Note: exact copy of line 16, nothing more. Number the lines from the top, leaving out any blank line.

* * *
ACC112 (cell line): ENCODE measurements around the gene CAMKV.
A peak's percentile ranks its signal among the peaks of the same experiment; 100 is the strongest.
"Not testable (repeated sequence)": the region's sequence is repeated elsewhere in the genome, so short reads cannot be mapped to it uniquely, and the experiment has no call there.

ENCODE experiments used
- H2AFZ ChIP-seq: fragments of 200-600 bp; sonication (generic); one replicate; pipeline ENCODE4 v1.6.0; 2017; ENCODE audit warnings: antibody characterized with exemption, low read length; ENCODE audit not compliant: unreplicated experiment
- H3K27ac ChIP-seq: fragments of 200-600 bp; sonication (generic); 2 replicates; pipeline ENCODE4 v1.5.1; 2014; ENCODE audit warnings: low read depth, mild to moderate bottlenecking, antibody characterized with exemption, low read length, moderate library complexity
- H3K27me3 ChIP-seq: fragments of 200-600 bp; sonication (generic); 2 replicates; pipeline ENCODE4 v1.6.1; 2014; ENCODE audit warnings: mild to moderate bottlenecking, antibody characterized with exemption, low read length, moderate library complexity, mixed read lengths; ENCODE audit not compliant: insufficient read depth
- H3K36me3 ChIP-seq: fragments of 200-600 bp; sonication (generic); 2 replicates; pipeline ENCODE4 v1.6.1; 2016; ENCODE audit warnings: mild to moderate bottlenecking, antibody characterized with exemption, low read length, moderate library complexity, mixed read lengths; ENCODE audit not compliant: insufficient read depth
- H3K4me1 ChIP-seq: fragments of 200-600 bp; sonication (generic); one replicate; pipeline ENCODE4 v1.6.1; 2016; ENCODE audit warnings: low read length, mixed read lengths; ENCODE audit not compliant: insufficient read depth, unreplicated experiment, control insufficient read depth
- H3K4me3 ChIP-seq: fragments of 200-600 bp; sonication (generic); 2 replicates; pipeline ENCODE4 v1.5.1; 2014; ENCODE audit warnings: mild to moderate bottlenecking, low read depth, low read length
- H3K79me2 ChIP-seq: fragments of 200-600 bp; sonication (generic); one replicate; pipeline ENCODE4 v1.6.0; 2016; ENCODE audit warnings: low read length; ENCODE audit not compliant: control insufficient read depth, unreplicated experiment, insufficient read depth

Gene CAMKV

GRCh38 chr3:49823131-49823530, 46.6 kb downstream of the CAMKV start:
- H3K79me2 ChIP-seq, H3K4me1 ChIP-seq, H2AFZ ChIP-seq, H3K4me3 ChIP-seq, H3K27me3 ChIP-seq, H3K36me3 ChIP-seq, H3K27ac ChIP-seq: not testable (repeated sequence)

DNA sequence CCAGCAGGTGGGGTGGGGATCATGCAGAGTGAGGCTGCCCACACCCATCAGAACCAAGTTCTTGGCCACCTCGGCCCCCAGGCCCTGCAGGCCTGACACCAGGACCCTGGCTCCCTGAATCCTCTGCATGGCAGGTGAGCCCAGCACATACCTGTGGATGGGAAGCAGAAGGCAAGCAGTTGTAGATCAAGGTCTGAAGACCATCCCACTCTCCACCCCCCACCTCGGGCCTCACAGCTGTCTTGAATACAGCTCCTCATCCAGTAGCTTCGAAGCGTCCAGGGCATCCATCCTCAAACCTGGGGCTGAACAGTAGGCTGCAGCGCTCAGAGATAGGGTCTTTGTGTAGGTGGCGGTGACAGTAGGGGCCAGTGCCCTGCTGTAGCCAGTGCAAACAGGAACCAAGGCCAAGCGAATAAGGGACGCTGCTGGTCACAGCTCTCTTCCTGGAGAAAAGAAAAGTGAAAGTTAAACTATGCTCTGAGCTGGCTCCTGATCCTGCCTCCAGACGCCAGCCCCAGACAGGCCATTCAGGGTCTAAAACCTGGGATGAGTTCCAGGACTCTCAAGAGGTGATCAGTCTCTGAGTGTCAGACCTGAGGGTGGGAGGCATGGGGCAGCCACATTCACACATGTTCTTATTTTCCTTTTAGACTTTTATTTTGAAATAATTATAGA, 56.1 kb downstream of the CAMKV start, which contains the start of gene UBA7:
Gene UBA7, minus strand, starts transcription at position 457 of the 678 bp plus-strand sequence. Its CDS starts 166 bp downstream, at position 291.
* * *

Gene UBA7, minus strand, starts transcription at position 457 of the 678 bp plus-strand sequence. Its CDS starts 166 bp downstream, at position 291.